North Texas Daily

No notice letters sent to county residents amid state voter purge

No notice letters sent to county residents amid state voter purge

No notice letters sent to county residents amid state voter purge
February 14
00:37 2019

Denton County Election Administrator Frank Phillips confirmed on Feb. 7 in an email that he has not sent any letters regarding a citizenship check to voters on the list he received from the Texas Secretary of State’s office.

“We are taking a slow approach to this issue,” Phillips said. “There has not been a lot of guidance from the state and there have already been lawsuits filed against the state and other counties regarding this matter.”

On Jan. 25, the Texas Secretary of State’s office announced it would send local election officials a list of 95,000 voters who they said may need a citizenship check. Four days later, on Jan. 29, they told local election officials that some people listed in the original list of 95,000 voters may not belong there.

For Denton County, Phillips said he originally received a list of 2,934 voters who may need a voter citizenship check. However, about 500 of those voters were removed from the original list, leaving 2,466 voters in Denton County who may need a citizenship check.

Phillips said that while he cannot be positive the list will not decrease again, he also does not anticipate it.

Phillips said when he does send out letters to voters the Texas Secretary of State’s office say may need a voter citizenship check, they have 30 days to respond with proof of citizenship to remain on the voter registration list. If they fail to respond within the 30-day time limit or respond saying they are not a citizen, they are removed from the voter registration list.

“This is a blatant form of voter suppression,” said Rudy Vela, the president of Jolt Initiative at UNT. “Politicians are scared of the rise in voter turnout amongst Latinos and will do anything to scare us away from the polls.”

Jolt Initiative is “a Texas-based multi-issue organization that builds the political power and influence of Latinos in our democracy,” according to its UNT organization page. The statewide Jolt Initiative organization, along with three other organizations, are plaintiffs in a lawsuit filed on Feb. 4 listing the secretary of state and local election officials in five counties as defendants.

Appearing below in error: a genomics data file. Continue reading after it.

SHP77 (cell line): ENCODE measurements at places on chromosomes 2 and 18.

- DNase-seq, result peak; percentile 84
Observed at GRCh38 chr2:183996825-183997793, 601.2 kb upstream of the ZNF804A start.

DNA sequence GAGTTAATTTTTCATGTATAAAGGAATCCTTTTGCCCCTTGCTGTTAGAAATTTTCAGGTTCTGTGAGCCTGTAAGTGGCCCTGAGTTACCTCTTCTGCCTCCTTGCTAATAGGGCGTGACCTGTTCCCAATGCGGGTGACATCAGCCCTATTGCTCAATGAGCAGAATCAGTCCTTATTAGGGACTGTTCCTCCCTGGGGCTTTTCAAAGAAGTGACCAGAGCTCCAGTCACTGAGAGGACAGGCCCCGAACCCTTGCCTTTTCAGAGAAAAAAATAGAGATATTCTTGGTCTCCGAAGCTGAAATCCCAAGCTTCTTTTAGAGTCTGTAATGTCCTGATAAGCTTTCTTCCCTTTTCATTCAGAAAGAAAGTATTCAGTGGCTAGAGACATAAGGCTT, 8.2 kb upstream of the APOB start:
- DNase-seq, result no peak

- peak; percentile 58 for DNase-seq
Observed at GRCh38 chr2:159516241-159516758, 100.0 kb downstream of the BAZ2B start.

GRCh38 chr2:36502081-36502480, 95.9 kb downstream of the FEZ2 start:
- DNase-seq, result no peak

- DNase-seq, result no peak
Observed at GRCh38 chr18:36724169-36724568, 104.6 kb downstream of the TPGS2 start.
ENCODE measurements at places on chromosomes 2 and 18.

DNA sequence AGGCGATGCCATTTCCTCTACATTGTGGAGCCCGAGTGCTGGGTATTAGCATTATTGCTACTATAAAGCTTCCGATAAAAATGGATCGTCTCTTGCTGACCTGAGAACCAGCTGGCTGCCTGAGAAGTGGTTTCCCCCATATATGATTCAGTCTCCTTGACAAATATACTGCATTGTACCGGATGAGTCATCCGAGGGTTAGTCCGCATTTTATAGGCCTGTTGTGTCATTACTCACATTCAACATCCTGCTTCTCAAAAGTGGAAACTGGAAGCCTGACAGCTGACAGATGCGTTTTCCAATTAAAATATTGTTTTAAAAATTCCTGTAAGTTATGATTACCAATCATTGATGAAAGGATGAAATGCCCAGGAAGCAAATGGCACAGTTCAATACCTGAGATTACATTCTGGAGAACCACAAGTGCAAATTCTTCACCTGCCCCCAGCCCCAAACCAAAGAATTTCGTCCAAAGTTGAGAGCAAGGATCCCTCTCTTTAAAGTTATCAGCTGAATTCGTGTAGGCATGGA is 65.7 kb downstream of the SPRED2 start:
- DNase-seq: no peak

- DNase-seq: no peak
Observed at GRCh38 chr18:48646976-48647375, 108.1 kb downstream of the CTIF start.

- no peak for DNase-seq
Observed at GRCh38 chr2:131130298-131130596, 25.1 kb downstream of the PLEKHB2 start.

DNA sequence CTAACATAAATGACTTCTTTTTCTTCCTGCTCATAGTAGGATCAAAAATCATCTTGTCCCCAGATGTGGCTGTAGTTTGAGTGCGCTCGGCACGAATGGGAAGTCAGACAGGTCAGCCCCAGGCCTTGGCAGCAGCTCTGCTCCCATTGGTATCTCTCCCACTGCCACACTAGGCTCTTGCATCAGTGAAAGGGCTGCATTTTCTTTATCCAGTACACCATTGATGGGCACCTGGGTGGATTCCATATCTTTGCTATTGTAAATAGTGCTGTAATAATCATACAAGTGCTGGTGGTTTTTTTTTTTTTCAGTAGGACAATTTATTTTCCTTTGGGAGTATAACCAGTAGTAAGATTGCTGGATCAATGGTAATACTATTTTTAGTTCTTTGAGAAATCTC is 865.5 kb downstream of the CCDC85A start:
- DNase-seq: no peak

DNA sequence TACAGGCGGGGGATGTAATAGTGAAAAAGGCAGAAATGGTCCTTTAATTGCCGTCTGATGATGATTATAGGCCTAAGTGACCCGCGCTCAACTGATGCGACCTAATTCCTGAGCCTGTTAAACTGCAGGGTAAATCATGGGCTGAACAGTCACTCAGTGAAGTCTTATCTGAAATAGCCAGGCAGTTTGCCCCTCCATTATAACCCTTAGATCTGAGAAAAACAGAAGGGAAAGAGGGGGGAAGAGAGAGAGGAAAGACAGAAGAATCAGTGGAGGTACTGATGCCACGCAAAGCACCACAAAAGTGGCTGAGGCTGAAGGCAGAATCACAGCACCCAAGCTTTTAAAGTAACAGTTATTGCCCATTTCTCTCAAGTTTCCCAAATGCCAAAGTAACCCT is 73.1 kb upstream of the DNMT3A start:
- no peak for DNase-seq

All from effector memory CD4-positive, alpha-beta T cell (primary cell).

“The right to vote is sacrosanct,” Andre Segura, legal director for the ACLU of Texas, one of the organizations representing the plaintiffs, said in a statement. “Yet the Texas Secretary of State has engaged in a sloppy exercise that threatens to unfairly strip people of the opportunity to participate in American democracy. We look forward to ensuring that all eligible Texas voters can make their voices heard on election day.”

Public relations senior Tyler Miller-Shain, the outreach coordinator for the UNT Republicans, said that people who may have voted fraudulently need to be investigated to maintain the integrity in elections.

“I think going further, there’s a number of individuals who rightfully shouldn’t even be on that list because they actually are naturalized citizens and they are in fact, eligible to vote,” Miller-Shain said. “Personally, I think that every citizen that is eligible to vote in the election should be able to vote.”

Miller-Shain went on to say that he does think the Texas Secretary of State’s office was a bit hasty in releasing their original list considering it had to be revised four days later.

“I think that it’s especially important being in this situation, to handle it with the most care,” Miller-Shain said. “I think that they did jump the gun on that point. Days after they released that number, they were taking [names] off the list and I think that right there just shows the ineffectiveness and the lack of attention they showed to that point.”

On the other side of the aisle, the UNT Democrats echoed Vela in calling it a “blatant attempt at voter suppression.”

“Basically, one of the biggest fears that it seems the Republican Party and conservatives in general have is of undocumented citizens voting in elections,” said Tristan White, a computer science junior and the social media chair for the UNT Democrats. “After a much more tough election year than anticipated, it does seem that the current Texas administration is worried about its future. This just seems like blatant paranoia, to me, about voter fraud.”

Phillips said this issue does not affect past elections and the only effect it would have on future elections would be a possible lower voter registration count.

Vela said this issue affects voting by scaring people away.

“The situation makes voters think that their vote actually doesn’t count and ultimately decreases voter turnout,” Vela said.

Featured Image: Approximately 2,943 registered Denton County voters are having their citizenship reviewed before they can vote in another election. This is roughly .006 percent of registered voters in Denton County. Graphic by: Trevor Seibert. 

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Lizzy Spangler

Lizzy Spangler

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